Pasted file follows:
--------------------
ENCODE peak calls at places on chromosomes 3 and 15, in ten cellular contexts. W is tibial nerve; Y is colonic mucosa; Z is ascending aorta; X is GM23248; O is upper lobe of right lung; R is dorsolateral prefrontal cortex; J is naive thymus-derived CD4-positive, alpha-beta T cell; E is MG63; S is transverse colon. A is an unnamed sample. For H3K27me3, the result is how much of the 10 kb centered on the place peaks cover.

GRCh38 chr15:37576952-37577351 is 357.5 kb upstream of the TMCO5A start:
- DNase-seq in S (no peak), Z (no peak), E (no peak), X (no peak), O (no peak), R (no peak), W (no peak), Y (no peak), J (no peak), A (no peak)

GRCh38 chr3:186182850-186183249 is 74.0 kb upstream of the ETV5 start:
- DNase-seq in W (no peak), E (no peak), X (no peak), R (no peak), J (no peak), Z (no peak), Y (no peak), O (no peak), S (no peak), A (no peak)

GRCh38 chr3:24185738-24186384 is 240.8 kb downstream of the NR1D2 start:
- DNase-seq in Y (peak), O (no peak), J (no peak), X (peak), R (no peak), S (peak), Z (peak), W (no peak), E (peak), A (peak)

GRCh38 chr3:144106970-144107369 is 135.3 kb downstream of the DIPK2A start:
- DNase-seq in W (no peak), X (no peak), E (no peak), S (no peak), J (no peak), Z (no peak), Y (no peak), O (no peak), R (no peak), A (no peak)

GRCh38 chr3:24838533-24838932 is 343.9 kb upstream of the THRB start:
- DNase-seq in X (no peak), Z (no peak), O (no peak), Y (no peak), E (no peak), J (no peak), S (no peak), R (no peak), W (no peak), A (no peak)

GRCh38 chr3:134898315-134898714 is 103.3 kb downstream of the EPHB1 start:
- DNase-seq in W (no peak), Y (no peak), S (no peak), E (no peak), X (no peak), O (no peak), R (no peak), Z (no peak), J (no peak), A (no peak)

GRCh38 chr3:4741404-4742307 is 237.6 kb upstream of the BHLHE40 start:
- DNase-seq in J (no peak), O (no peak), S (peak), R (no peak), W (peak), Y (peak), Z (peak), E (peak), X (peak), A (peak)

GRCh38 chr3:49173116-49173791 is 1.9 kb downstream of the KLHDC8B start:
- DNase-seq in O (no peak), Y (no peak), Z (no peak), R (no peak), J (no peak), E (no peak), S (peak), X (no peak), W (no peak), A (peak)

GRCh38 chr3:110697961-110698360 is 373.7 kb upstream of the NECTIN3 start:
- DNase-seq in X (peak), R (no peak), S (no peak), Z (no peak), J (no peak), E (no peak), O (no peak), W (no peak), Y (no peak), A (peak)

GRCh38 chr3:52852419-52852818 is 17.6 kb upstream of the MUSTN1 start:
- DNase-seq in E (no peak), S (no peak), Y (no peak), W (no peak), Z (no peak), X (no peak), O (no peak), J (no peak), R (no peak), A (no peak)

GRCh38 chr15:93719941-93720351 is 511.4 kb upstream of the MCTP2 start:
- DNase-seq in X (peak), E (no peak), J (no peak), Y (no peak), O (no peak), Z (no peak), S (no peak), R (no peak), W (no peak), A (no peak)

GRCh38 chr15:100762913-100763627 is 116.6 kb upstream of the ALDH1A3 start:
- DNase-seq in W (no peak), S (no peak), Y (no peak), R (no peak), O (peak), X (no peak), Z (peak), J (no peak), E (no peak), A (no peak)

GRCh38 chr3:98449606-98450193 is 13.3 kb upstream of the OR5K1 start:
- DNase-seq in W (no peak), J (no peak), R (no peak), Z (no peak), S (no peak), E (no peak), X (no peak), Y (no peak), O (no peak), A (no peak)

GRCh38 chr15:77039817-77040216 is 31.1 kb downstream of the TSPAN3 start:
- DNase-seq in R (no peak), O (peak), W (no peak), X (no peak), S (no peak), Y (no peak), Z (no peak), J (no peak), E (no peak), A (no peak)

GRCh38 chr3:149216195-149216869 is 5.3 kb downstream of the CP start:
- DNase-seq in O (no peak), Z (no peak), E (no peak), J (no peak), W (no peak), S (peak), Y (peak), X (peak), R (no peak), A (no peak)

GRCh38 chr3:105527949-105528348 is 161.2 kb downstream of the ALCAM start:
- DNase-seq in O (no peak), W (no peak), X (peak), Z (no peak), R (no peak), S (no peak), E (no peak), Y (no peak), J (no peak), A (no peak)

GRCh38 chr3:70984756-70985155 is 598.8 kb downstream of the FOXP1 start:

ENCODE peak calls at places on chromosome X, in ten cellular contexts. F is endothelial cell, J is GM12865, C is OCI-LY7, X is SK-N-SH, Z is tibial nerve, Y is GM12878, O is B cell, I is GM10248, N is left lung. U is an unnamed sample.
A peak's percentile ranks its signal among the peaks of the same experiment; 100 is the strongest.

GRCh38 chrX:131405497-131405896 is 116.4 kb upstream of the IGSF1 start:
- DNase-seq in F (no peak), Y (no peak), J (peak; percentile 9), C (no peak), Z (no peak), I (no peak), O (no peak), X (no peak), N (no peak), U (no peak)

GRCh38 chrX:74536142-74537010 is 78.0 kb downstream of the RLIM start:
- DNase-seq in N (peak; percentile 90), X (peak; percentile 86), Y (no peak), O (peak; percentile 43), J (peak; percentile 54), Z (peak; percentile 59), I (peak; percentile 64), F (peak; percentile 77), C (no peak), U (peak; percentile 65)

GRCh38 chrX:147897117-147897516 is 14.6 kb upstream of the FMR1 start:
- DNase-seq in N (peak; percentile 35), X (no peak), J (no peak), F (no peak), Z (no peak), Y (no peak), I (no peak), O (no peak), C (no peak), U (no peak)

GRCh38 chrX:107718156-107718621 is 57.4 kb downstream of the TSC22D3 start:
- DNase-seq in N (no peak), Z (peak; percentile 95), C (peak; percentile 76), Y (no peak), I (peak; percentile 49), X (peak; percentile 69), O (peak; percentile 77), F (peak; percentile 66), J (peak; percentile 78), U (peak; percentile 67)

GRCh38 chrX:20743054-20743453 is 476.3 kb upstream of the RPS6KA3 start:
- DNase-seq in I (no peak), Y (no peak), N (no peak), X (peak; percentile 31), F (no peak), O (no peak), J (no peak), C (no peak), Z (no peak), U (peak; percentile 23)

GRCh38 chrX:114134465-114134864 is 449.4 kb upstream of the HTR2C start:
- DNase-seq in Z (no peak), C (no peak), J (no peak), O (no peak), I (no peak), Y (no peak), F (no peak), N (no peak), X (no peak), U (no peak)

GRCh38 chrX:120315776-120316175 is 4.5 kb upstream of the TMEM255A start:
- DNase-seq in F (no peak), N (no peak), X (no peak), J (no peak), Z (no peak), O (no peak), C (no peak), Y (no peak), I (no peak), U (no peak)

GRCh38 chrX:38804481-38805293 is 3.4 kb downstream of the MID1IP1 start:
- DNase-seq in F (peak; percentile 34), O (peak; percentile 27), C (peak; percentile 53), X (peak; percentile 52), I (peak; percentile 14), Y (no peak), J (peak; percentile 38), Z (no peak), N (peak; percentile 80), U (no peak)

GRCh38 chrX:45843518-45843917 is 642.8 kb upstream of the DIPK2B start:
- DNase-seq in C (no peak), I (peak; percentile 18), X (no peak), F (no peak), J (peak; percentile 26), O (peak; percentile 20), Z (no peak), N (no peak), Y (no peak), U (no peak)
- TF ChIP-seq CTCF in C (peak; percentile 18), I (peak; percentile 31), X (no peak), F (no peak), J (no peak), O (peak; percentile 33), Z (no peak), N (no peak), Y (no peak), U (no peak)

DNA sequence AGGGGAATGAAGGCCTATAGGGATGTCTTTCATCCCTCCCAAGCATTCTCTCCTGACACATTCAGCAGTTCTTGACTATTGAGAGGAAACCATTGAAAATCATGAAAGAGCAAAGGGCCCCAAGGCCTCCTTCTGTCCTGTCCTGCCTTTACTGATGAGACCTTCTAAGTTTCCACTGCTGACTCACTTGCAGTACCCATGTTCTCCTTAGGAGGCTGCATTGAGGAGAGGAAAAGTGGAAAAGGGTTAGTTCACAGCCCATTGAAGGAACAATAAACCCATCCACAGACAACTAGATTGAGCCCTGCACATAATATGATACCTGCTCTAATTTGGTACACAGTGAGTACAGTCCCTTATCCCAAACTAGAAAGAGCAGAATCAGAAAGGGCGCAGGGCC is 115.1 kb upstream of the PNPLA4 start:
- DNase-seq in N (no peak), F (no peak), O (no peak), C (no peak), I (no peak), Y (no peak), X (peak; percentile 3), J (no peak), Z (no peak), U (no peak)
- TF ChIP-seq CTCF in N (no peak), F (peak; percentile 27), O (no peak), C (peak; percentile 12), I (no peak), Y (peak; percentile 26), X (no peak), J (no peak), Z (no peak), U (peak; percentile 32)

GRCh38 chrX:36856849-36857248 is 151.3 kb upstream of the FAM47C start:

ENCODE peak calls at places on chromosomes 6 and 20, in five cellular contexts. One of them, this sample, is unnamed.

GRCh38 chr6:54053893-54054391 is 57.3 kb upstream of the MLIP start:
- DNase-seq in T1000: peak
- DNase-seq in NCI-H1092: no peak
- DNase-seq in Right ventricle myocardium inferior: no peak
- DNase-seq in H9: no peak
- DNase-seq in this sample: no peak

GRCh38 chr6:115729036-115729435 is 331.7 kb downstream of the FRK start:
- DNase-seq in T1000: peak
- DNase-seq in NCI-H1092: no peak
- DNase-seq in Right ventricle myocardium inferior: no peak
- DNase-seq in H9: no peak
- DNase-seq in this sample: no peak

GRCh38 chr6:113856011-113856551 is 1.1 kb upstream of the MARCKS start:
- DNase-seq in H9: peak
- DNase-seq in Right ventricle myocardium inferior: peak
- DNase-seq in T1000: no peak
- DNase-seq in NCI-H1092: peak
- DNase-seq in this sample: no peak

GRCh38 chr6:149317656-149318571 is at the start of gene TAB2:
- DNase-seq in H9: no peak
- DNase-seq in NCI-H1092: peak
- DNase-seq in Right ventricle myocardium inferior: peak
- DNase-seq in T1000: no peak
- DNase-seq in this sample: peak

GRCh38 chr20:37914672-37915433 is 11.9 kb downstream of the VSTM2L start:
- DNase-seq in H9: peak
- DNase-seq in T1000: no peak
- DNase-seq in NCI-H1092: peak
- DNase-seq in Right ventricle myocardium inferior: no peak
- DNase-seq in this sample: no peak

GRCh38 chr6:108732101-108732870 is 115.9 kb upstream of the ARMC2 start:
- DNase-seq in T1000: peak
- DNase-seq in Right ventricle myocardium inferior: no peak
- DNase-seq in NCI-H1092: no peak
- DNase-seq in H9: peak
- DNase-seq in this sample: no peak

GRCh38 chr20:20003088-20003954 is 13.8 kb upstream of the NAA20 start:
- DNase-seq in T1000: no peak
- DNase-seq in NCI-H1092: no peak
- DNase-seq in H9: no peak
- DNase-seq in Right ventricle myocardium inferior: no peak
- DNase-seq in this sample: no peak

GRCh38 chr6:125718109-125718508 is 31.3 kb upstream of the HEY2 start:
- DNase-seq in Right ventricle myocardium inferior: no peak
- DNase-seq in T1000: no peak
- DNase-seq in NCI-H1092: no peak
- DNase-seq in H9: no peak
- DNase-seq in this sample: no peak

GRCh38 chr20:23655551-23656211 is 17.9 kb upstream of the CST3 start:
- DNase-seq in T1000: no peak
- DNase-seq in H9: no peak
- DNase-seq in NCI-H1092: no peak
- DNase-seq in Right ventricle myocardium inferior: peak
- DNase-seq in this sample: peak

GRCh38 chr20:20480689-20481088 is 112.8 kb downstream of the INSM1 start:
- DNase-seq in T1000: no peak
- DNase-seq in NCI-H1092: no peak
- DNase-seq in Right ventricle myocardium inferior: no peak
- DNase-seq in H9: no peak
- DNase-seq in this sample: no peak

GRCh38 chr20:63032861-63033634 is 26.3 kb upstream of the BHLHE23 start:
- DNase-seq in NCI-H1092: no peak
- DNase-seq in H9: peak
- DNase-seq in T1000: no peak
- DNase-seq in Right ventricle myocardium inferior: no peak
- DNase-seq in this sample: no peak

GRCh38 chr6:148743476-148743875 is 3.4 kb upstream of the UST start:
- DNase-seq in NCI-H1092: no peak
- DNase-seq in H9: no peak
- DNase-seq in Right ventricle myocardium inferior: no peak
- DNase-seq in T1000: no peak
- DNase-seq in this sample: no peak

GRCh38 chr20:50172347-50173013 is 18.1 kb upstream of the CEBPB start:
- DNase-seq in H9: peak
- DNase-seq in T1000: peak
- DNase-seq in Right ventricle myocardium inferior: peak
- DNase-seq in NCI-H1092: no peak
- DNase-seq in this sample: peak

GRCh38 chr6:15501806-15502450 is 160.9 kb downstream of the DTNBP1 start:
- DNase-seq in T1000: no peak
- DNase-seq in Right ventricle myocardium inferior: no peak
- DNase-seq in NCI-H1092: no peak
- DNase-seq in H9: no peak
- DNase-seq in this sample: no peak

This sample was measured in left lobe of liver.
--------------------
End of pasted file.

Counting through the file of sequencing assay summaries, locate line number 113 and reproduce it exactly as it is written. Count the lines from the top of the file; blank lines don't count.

- DNase-seq in Right ventricle myocardium inferior: peak